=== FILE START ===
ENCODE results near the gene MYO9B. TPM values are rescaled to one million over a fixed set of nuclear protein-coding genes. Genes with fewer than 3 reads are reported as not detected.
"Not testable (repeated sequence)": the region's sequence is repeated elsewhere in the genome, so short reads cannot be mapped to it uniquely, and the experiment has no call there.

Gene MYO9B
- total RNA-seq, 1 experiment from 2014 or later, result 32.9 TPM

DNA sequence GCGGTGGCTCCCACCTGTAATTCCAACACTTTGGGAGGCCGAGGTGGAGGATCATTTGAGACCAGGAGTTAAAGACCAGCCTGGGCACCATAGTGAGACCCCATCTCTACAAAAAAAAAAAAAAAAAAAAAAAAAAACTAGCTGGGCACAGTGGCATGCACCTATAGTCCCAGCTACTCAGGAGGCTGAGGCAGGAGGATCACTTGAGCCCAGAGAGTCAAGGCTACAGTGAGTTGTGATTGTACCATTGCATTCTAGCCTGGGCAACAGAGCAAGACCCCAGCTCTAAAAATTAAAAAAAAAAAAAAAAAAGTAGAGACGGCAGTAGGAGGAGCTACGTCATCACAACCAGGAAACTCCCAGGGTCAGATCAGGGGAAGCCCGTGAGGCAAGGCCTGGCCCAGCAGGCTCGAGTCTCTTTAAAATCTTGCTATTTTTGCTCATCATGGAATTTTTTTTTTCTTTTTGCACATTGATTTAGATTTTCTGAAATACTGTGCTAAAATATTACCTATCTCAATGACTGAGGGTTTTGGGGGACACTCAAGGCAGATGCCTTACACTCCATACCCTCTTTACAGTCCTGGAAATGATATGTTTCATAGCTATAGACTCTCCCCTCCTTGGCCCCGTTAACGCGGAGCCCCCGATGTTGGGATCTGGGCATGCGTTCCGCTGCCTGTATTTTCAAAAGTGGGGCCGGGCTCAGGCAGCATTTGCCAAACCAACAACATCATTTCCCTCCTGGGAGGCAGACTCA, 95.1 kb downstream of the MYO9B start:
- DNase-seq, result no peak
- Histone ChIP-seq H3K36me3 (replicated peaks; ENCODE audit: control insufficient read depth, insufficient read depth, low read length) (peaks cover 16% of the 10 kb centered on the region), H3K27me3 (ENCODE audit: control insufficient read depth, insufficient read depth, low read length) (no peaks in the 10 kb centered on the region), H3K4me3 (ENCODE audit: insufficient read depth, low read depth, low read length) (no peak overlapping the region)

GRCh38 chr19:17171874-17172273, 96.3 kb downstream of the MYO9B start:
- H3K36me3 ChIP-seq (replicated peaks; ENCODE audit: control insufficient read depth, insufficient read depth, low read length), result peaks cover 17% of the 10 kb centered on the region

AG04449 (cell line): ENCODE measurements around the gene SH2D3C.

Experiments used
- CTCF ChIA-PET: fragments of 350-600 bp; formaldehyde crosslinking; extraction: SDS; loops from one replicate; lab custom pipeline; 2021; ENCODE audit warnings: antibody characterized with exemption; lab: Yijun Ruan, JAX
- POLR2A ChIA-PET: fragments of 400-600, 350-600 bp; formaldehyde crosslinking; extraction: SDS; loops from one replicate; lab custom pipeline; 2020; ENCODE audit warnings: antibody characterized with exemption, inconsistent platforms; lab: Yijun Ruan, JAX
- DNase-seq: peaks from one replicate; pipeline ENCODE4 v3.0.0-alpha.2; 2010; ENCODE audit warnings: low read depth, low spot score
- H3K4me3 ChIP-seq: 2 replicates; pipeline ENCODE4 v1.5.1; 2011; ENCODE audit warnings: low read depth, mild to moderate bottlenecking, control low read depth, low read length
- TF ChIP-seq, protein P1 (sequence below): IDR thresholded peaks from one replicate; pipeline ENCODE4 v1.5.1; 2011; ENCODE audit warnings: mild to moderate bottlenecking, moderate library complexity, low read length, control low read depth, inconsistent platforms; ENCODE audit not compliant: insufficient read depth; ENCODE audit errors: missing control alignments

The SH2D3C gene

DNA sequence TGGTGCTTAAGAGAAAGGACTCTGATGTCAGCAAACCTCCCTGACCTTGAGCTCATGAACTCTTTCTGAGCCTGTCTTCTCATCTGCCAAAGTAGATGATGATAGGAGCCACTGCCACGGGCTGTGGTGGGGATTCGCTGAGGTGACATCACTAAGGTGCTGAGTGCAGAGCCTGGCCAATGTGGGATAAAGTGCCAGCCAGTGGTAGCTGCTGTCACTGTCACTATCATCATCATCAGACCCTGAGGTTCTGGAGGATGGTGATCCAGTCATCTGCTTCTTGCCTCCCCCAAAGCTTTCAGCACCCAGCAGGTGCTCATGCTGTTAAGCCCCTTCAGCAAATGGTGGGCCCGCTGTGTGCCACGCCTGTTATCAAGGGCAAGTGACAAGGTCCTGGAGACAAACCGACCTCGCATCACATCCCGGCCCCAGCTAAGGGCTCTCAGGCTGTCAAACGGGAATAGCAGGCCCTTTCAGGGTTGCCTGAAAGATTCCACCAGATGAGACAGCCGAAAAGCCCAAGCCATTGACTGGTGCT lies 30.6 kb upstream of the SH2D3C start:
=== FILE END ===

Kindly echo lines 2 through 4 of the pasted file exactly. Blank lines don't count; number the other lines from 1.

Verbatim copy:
"Not testable (repeated sequence)": the region's sequence is repeated elsewhere in the genome, so short reads cannot be mapped to it uniquely, and the experiment has no call there.

Gene MYO9B
- total RNA-seq, 1 experiment from 2014 or later, result 32.9 TPM